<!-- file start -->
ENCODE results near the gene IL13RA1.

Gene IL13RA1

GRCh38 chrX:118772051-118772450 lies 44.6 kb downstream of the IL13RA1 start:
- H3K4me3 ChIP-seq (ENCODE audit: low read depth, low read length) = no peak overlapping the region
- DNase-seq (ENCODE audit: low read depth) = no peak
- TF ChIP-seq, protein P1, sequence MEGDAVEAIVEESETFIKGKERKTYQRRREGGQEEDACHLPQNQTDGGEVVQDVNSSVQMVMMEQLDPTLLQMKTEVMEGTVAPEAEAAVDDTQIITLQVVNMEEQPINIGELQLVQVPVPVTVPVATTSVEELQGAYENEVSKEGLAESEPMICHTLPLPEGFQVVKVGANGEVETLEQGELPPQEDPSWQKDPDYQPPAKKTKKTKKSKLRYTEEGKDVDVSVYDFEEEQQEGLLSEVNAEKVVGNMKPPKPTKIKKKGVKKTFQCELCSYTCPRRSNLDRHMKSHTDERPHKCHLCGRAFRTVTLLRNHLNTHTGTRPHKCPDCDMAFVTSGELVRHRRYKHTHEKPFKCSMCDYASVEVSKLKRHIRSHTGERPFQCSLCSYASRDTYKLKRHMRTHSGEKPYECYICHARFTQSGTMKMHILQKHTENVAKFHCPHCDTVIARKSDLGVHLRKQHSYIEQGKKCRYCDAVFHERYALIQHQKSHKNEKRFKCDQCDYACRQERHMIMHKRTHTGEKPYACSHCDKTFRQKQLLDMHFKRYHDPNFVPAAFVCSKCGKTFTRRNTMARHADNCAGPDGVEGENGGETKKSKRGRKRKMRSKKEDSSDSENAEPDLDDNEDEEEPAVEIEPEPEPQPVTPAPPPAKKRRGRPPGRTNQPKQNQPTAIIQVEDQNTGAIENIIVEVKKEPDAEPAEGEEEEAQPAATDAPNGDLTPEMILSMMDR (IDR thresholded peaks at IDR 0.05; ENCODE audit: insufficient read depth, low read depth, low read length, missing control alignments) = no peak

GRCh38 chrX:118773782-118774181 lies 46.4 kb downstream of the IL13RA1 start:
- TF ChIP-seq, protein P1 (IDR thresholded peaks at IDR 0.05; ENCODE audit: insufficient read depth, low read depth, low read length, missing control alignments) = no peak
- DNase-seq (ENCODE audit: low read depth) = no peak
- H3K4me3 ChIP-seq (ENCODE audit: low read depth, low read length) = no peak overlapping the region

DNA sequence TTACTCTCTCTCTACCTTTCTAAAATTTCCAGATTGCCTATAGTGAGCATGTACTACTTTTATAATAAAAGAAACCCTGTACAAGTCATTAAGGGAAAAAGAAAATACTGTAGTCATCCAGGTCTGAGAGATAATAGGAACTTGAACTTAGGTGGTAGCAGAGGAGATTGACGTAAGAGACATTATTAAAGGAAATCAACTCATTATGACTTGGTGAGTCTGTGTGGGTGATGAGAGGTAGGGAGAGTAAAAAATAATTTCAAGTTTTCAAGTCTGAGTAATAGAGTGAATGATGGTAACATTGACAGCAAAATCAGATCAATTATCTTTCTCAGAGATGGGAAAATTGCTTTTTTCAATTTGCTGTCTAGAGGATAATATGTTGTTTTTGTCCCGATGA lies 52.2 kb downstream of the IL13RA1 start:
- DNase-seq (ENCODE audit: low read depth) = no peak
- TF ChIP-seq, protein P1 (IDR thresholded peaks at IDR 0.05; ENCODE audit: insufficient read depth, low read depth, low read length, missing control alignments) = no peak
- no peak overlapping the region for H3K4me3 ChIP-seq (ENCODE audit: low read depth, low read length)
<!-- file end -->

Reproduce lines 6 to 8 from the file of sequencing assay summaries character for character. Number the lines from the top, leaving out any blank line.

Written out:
- TF ChIP-seq, protein P1, sequence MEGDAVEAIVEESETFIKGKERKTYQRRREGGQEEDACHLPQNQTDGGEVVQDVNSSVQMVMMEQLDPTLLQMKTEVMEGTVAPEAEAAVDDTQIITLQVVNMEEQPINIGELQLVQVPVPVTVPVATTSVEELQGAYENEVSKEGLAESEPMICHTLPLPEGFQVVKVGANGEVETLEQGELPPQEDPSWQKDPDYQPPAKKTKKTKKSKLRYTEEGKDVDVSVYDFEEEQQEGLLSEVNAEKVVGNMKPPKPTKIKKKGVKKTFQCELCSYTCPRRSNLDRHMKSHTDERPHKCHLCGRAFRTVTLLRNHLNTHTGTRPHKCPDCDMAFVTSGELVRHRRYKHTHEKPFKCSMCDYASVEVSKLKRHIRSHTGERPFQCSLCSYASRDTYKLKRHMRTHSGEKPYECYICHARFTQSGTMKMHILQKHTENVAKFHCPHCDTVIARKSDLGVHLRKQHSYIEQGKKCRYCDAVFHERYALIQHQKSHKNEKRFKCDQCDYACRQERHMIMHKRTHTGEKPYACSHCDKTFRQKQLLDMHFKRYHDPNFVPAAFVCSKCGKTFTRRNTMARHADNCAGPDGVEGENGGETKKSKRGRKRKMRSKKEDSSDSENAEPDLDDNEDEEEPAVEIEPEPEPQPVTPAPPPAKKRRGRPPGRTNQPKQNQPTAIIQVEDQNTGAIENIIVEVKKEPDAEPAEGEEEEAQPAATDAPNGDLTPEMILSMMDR (IDR thresholded peaks at IDR 0.05; ENCODE audit: insufficient read depth, low read depth, low read length, missing control alignments) = no peak

GRCh38 chrX:118773782-118774181 lies 46.4 kb downstream of the IL13RA1 start:
- TF ChIP-seq, protein P1 (IDR thresholded peaks at IDR 0.05; ENCODE audit: insufficient read depth, low read depth, low read length, missing control alignments) = no peak